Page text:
Specialty: 
These REITs specialize in numerous types of properties, including prisons, theaters, golf courses, cellular towers, and timberland. Specialty REITs have been a rapidly evolving segment of the industry.



Have any Questions?

Friday, July 14, 2017

A typical real estate project development process

Author: Sachin Gupta | Find me on Twitter

Once the land development process has been completed successfully, a developer will focus his/her energies on the project development process. Developing and delivering a real estate project successfully is challenging and it lasts for several years passing through various phases. Primarily any real estate project can be divided into 5 phases:


Phase I – Land acquisition
The details about land acquisition process can be found in our earlier post of land development process.


Phase II – Construction
Construction phase requires applying for license (permitting), and project development.

  • Permitting/Licensing:

The permitting process usually begins with an application which identifies the site, its location, and a preliminary design of the improvements to be constructed. This application is then used by public officials to verify compliance with its current zoning classification. If it complies, the permit is granted and the construction of the project may commence subject to building codes and inspections. If the permit is denied, the applicant will usually clarify or amend the application and will ask the city planning staff/director to review it again.

  • Preliminary checklist – Project development:

This checklist is usually the first step that a developer reviews when evaluating a site for possible development.

    1. Allowable uses per zoning classification.
    2. Minimum lot size per zoning classification.
    3. Maximum floor to area ratio (FAR).
    4. Building bulk/density limits.
    5. Setback/building line.
    6. Building height limits.
    7. Building footprint/envelope.
    8. Parking ratios.

  • Important terms/project development:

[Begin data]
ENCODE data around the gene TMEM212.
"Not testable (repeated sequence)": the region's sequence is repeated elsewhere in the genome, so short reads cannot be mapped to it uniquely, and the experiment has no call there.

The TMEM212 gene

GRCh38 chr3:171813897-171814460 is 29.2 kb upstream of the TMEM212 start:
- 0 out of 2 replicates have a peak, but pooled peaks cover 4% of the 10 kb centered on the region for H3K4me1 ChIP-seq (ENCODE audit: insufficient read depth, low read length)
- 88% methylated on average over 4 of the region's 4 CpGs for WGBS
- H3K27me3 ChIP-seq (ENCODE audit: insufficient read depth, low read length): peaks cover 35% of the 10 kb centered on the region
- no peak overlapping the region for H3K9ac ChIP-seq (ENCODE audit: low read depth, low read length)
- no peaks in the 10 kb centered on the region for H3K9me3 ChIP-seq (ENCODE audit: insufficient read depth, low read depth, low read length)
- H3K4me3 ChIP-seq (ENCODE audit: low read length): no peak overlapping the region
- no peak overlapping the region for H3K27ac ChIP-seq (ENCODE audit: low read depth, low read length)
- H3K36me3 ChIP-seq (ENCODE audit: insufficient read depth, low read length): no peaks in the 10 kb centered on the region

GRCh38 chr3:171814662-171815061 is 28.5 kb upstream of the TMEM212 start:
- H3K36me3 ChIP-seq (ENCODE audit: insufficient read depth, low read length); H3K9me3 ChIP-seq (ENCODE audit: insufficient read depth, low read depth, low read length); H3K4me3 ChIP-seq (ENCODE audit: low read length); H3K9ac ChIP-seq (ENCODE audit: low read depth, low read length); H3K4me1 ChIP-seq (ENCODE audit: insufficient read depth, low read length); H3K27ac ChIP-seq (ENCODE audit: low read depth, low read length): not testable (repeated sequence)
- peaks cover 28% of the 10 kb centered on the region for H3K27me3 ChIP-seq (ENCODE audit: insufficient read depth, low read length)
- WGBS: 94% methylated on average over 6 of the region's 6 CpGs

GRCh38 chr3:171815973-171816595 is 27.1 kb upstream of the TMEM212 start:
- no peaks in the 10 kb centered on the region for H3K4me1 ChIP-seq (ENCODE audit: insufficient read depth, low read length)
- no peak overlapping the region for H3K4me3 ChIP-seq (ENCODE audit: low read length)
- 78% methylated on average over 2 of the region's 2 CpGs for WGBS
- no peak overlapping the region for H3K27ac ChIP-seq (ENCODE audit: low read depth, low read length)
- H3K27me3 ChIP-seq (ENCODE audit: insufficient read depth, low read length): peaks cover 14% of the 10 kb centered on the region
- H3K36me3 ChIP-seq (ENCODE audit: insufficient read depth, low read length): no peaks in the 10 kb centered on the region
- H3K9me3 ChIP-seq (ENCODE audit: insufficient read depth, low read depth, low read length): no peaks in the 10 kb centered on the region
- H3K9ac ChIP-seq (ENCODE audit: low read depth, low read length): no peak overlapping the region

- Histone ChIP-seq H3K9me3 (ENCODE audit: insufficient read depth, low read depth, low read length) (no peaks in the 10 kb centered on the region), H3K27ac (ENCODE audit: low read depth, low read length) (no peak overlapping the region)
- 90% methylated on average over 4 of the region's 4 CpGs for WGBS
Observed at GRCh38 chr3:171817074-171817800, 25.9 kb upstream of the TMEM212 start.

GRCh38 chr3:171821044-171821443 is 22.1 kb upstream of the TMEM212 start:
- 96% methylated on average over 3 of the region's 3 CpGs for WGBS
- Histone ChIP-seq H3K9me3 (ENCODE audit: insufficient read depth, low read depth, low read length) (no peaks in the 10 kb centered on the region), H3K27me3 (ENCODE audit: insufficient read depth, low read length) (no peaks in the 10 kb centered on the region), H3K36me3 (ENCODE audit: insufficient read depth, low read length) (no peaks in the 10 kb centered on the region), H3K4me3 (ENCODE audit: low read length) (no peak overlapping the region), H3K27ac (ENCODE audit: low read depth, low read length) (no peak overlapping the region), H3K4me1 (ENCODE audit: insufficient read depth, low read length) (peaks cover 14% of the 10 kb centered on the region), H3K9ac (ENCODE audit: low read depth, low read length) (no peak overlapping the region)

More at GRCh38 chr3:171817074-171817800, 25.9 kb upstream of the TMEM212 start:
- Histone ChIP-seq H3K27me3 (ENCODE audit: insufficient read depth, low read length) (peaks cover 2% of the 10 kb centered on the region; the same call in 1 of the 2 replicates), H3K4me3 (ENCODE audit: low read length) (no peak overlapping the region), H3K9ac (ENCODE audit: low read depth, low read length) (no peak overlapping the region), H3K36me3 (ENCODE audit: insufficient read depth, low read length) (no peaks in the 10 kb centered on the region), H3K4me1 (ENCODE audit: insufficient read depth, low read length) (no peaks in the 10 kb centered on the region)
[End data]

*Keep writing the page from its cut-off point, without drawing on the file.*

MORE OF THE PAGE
1. Setback/building line – requirement to construct building a specified number of feet (setback) from the right-of-way line or other landmark.
    2. Right-of-way line – area designated for a public street or alley that is dedicated for traffic, public use, utilities, etc.
    3. Building related terms:
          • Footprint – it is the shape or outline of the primary building slab or foundation as it will be constructed on the site.
            • Envelope – the total outside perimeter of a structure, including footprints and any exterior patios, mall ways, landscaping, etc.
              • Facade – the exterior, usually the main entrance of a structure
                • Bulk – a three dimensional space within which height, width, footprint, and number of structures/elevations/shapes are viewed in total relative to the land area upon which it will sit to determine land use intensity.
                  • Building codes – refer to required materials and methods used to construct improvements within a jurisdiction.
                    • Permit- document executed by the director of planning authorizing the construction, restoration, alteration, repair, etc., of a structure and acknowledging that it conforms to requirements under the applicable zoning ordinance.
                1. Floor to area ratio (FAR) – it is usually calculated as gross building area divided by square footage of land area.
                2. Height restrictions – used to limit the vertical height of a structure to be constructed.
                3. Allowable use – user activities permitted in a zoning classification